Two Arrests Made in War on Chalk

by Garret Ean
Nov 14 2010

A peaceful protest was the scene of two arrests for criminal use of sidewalk chalk. On November 13, two NH activists were detained and then each released with $125 threatening notes. Is sidewalk chalking actually illegal, or is this another instance of authorities creating the law on the spot for their own convenience?

A federal employee, Officer Thompson (Thomson?) was the initiator of aggression, but he was quickly joined by a Concord Police officer who awaited in the locked office building. A third aggressor, who may work for a privately contracted security agency, also assisted in legal kidnappings.

Video from on the scene:

Update Nov. 29 1010 – Censorship Alert! – Youtube has removed the video, presumably because one of the aggressors in the video did not want you to see it. Free Speech, Officer Secret. Here’s the original video now hosted by

[ ?posts_id=4463067&dest=-1]

More information on this internet censorship will be posted as it becomes available.


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17 Responses to Two Arrests Made in War on Chalk

  1. Pingback: Shire Activists arrested in Federal Government’s War on Chalk — Civil Disobedience Evolution Fund

  2. Pingback: The Government’s War on Chalk nets two Free Graftonites | Free Grafton

  3. name says:

    Chalking a government/federal buildings is vandalism

    • iawai says:

      If you really think that this is an offense which requires the initiation of force, why are you not clamoring for the detention of Sophia for drawing castles?

      What is the difference between chalking the “public sidewalk” in front of you home, or on a campus, or in front of a business, and the “public sidewalk” of a gov’t lair?

      Vandalism requires the intent to permanently damage property – Chalking is widely accepted as a means of speech, and has no lasting effects. Rain or a hose will remove those truthful messages which you can’t stand reading.

  4. TalleyTV says:

    Good coverage and video, Garret. I hear that Keene activists may join Concord and Grafton activists next month at the Federal Building.

  5. TalleyTV says:

    I love the “War on Chalk” angle and I’ll be borrowing it.

  6. I understand your “fight”, but why blatantly break laws to prove a point. I can’t help to feel that the people behind such demonstrations need to read our Constitution that clearly states freedom to peaceably assemble. While “sidewalk chulk” may be non-violent, it is still vandalism when done on state or private property without permission. Thus said goup is no longer exercising their 1st admendment right, they are simply vandalising property. We have fought for our freedom of speech, but please do so without harming others or their property.

    • there are worlds of differences between public (stolen) property and private property. The federal building is owned by the people of the United States of America and some of the people who were using chalk are called, by the government of the US, citizens (owners). I have just as much right to chalk the sidewalk as you do to stand there with a hose as I’m doing it and spray it off.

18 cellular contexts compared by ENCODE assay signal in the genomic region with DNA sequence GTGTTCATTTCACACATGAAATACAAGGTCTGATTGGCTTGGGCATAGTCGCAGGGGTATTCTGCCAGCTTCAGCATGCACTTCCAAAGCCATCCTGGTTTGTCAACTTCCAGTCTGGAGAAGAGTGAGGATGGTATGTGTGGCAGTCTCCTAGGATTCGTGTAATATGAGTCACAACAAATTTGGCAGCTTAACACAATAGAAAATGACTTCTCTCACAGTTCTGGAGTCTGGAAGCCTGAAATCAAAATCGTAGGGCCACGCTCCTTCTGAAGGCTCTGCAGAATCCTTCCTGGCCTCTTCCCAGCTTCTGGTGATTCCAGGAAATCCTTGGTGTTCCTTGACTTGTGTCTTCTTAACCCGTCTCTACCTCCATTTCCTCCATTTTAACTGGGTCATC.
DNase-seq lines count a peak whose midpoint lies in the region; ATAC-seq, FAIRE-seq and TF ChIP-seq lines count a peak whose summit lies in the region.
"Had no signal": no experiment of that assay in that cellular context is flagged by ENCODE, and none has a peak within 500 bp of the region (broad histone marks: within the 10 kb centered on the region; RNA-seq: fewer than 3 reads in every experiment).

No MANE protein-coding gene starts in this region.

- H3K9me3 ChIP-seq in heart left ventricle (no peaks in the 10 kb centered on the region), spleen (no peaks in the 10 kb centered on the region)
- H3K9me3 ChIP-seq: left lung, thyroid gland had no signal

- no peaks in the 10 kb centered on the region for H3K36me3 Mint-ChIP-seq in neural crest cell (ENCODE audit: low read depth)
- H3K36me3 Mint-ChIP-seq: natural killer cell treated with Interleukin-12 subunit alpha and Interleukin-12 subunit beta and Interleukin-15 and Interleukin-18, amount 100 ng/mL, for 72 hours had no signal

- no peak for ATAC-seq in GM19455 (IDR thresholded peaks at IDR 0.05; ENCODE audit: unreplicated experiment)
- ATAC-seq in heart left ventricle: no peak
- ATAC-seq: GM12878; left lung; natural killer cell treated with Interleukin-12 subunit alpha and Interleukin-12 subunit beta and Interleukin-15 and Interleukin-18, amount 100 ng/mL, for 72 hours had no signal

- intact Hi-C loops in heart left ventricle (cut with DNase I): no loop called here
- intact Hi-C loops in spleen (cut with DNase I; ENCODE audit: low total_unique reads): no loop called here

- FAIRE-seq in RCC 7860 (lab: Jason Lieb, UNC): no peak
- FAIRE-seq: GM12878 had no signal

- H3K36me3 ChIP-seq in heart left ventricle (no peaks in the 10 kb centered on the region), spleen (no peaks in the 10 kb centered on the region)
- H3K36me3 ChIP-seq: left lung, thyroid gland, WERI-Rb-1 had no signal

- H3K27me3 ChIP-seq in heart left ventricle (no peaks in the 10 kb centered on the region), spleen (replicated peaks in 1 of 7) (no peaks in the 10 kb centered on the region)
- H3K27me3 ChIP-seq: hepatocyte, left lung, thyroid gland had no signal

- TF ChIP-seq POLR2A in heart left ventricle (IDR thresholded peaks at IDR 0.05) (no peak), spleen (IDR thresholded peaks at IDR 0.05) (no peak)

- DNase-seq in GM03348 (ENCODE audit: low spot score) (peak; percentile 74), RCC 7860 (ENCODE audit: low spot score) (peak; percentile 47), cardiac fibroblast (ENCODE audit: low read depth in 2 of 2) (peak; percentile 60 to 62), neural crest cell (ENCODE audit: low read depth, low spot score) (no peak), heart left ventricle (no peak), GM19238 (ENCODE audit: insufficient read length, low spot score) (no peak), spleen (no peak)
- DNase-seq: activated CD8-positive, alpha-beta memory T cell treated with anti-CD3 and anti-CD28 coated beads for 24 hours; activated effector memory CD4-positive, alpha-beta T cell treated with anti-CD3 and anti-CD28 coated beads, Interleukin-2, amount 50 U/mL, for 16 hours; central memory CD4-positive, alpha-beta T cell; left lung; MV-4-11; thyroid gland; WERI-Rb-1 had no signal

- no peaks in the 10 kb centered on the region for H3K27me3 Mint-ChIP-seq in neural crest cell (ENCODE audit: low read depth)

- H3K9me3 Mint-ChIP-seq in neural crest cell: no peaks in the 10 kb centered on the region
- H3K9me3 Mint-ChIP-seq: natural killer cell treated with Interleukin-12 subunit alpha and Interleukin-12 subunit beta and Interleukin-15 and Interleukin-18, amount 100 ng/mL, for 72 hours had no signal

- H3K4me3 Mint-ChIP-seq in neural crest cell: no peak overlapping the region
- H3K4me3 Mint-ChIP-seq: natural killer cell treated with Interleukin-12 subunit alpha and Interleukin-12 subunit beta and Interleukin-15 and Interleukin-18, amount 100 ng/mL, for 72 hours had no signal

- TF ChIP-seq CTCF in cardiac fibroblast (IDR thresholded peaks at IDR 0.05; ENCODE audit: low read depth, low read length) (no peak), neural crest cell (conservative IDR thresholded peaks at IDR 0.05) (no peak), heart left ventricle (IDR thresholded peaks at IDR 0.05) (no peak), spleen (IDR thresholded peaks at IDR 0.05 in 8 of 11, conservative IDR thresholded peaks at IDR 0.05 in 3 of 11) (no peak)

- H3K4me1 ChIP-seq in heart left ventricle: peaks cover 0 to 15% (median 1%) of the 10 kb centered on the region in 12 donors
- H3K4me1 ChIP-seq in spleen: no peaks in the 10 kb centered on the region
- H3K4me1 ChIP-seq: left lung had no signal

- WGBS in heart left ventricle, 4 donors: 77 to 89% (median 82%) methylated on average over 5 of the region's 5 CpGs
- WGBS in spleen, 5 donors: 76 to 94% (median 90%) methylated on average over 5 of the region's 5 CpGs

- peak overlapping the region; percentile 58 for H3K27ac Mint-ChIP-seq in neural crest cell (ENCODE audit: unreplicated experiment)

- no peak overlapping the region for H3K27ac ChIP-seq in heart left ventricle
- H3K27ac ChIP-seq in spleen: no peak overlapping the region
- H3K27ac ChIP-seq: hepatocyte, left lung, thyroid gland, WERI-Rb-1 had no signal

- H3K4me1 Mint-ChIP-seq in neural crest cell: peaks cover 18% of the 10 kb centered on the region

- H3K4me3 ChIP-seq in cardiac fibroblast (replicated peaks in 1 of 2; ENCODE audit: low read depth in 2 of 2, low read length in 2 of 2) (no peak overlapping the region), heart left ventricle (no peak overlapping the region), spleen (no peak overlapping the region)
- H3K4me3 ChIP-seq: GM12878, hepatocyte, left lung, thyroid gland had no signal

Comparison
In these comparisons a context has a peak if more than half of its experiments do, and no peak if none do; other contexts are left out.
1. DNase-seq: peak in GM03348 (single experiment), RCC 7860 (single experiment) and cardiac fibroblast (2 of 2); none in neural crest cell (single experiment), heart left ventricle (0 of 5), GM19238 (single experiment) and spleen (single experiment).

You don’t need permission to use chalk on your own driveway because of your ownership of it. You don’t need permission to use chalk on areas that you own, including that of those who call themselves the government.

      There is no law against chalking on the sidewalk. The people were arrested for disobeying a police officer. You know, the catch all law that allows for police to arrest anyone for anything at any time. If you want to talk constitutionality, let’s talk about how these thugs have jobs in the first place (ie- unconstitutional).

      The chalkers proved the point that government is indeed force, with a little help from some gang members calling themselves authorities. I was there, and I witnessed a man harm a young man for using chalk and then stand there ready to cry over the injustice he caused others. He knew he was wrong to use force on others.

      In the end, if you don’t want to see government buildings chalked up, you best inform your government to shut them down and sell them to a private entity. You wouldn’t see this action on private property.

      “everything the state has was stolen, everything it says is a lie”

  7. Pingback: US Federal Government Employs Violence at Anti-Government Violence Protest

  8. Evan says:

    Phil Thompson is the name of the officer who didn’t arrest me.

    Houghton is the last name of the officer who did. I don’t remember his first.

    Erik or Eric Dreiter is the name of the security guard that assisted in my arrest.

    I had some nice conversations with all three of them during my captivity. Phil liked to make threats. Eric wanted to keep our conversation strictly “professional” and refused to talk about the morality of what he was doing. Houghton let me have some water after Phil refused and even put a band-aid on the scrape he caused.

  9. Pingback: Concord Police Continue to Fail Recording Encounters |

  10. Richard Merriam says:

    The primary function of Officers Thompson and Dreiter is to enforce Title 18 of the Federal code.
    I once worked for the private security company that was on duty at the Federal building in the video.
    There was no excessive force used, no one was kidnapped, and no one was held hostage. If the people in the video had complied with the Officers requests, none of this would have transpired.

  11. Pingback: Mother Jones’ War on Chalk Article, With Map |

  12. Pingback: Santa Claus Arrested for Chalking in Austin |

  13. Pingback: Breaking: Russell Kanning Arrested on Chalking Warrant |

  14. Pingback: Breaking: Man Arrested for Chalking (yes, with CHALK, ffs) “Free Bradley Manning” « #opManning

  15. Pingback: Camera Robbery Coverage on FTL |

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